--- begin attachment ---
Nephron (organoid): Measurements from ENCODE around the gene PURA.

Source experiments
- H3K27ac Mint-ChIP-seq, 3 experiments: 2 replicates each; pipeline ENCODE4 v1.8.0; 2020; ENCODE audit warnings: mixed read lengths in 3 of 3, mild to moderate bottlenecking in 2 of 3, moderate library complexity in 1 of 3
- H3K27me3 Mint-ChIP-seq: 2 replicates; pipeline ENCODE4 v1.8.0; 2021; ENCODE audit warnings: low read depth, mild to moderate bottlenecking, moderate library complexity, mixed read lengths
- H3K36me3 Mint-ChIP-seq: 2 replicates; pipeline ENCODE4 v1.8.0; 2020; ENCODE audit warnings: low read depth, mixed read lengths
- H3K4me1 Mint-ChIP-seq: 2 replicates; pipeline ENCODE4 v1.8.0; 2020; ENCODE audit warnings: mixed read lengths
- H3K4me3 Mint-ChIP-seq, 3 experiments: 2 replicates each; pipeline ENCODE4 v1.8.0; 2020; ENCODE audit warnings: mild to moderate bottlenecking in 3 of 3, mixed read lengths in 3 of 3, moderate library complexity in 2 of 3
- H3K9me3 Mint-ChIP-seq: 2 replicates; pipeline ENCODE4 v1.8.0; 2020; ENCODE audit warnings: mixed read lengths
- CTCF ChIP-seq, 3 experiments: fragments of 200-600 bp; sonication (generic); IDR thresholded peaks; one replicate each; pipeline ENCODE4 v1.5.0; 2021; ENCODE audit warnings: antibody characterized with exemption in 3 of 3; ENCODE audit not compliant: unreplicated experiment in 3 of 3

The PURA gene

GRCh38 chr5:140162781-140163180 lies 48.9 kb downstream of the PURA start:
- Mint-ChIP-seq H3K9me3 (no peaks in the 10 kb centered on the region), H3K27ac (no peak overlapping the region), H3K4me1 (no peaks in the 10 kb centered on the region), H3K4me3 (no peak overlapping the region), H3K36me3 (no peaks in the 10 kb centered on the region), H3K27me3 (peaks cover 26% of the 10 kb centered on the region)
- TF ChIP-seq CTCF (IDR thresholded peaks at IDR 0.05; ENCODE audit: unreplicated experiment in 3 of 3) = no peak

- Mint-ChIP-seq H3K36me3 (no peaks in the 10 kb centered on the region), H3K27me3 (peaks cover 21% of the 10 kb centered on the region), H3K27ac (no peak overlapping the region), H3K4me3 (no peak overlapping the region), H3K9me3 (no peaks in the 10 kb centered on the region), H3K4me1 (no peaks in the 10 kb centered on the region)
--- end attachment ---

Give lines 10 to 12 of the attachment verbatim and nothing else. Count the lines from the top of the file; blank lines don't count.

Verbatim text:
The PURA gene

GRCh38 chr5:140162781-140163180 lies 48.9 kb downstream of the PURA start:
- Mint-ChIP-seq H3K9me3 (no peaks in the 10 kb centered on the region), H3K27ac (no peak overlapping the region), H3K4me1 (no peaks in the 10 kb centered on the region), H3K4me3 (no peak overlapping the region), H3K36me3 (no peaks in the 10 kb centered on the region), H3K27me3 (peaks cover 26% of the 10 kb centered on the region)